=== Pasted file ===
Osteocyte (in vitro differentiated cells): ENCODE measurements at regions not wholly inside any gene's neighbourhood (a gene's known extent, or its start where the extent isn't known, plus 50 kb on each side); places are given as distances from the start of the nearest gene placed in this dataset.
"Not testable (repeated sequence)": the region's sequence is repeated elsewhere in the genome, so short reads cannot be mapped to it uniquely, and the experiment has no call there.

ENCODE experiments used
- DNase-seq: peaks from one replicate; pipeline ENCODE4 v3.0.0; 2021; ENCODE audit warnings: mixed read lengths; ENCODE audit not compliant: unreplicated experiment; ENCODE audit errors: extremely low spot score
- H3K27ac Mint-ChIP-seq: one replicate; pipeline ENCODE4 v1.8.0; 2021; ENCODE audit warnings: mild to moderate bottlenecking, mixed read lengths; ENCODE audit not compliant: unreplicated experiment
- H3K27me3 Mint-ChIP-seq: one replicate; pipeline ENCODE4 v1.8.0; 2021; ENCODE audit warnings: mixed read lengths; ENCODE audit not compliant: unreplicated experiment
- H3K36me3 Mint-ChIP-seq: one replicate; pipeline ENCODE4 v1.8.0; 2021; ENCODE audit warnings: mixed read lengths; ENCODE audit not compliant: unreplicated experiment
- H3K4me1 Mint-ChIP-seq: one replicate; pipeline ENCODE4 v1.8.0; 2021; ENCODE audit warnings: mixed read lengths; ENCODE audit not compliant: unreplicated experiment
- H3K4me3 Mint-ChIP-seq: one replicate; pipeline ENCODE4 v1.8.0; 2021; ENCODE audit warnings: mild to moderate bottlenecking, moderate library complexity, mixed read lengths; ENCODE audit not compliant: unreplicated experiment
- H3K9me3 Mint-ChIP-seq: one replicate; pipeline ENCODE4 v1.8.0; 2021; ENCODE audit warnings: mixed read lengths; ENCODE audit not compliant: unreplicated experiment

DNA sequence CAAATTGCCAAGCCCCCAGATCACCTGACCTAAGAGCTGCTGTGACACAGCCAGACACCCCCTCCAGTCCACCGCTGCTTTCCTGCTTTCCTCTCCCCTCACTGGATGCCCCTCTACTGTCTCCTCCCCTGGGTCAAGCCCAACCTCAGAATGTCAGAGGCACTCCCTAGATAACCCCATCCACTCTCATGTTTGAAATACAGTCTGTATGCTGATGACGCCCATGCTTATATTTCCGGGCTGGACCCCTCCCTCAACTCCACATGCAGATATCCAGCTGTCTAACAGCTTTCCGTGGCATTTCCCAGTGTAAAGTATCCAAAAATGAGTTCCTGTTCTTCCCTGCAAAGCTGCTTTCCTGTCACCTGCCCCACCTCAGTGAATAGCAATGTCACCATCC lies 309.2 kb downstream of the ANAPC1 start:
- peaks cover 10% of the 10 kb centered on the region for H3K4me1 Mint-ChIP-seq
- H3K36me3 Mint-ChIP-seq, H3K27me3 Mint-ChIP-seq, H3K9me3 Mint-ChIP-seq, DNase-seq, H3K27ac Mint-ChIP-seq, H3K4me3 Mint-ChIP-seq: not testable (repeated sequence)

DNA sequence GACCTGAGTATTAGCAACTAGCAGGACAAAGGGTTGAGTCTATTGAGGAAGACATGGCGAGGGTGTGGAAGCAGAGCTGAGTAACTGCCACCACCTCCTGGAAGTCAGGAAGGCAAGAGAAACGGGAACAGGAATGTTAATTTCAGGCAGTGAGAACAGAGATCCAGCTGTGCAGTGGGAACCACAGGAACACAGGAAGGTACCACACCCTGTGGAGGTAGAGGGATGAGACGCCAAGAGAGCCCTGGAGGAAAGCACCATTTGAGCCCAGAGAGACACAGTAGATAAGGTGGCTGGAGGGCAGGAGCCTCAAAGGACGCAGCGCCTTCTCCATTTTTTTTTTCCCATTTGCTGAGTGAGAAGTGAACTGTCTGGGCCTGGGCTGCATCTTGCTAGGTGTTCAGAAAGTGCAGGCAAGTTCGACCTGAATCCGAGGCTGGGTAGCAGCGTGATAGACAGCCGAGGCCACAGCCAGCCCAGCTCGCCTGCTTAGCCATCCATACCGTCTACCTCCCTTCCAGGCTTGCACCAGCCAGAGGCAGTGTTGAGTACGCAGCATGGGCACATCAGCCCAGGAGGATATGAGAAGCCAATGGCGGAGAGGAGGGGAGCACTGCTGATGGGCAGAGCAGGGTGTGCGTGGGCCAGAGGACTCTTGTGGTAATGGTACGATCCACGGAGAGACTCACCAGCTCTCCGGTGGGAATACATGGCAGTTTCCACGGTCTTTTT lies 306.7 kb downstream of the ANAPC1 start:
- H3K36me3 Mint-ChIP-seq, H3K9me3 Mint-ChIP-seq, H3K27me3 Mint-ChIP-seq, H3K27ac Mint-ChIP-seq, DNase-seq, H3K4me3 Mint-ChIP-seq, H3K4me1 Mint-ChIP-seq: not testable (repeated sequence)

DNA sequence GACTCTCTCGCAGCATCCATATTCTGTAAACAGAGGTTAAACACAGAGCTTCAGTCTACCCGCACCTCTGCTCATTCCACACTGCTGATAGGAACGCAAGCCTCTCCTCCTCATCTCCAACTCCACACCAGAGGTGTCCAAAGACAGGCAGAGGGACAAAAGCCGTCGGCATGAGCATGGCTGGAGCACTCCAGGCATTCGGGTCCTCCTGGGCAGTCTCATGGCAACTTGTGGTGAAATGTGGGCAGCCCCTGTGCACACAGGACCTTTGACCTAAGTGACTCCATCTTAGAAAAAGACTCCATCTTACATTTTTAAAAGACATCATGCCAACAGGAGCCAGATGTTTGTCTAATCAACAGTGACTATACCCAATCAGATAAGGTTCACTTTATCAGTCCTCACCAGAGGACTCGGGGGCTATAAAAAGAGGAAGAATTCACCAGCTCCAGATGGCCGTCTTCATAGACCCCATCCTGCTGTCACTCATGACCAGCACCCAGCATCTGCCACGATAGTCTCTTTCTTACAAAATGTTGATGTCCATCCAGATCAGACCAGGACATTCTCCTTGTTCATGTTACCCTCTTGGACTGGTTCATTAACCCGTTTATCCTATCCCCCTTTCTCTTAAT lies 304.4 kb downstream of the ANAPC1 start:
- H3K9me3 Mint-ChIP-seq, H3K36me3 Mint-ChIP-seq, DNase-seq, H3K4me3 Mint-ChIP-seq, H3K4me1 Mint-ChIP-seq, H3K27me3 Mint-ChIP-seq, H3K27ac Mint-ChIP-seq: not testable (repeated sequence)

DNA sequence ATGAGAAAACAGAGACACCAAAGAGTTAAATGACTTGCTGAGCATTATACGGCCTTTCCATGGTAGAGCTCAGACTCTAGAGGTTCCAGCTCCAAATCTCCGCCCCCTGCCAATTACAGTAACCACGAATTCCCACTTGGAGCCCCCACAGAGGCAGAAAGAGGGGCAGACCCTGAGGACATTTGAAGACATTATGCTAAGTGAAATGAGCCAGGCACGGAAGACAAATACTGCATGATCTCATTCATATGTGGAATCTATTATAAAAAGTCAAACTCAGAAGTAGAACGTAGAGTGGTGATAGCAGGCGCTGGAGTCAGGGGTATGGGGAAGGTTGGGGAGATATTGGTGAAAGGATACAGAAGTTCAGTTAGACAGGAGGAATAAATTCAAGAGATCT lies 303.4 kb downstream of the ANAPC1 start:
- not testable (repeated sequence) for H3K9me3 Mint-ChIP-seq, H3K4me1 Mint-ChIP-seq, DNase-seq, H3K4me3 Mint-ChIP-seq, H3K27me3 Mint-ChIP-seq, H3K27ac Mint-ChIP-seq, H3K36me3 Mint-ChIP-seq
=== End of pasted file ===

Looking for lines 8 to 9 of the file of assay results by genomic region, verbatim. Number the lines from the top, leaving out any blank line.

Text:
- H3K4me1 Mint-ChIP-seq: one replicate; pipeline ENCODE4 v1.8.0; 2021; ENCODE audit warnings: mixed read lengths; ENCODE audit not compliant: unreplicated experiment
- H3K4me3 Mint-ChIP-seq: one replicate; pipeline ENCODE4 v1.8.0; 2021; ENCODE audit warnings: mild to moderate bottlenecking, moderate library complexity, mixed read lengths; ENCODE audit not compliant: unreplicated experiment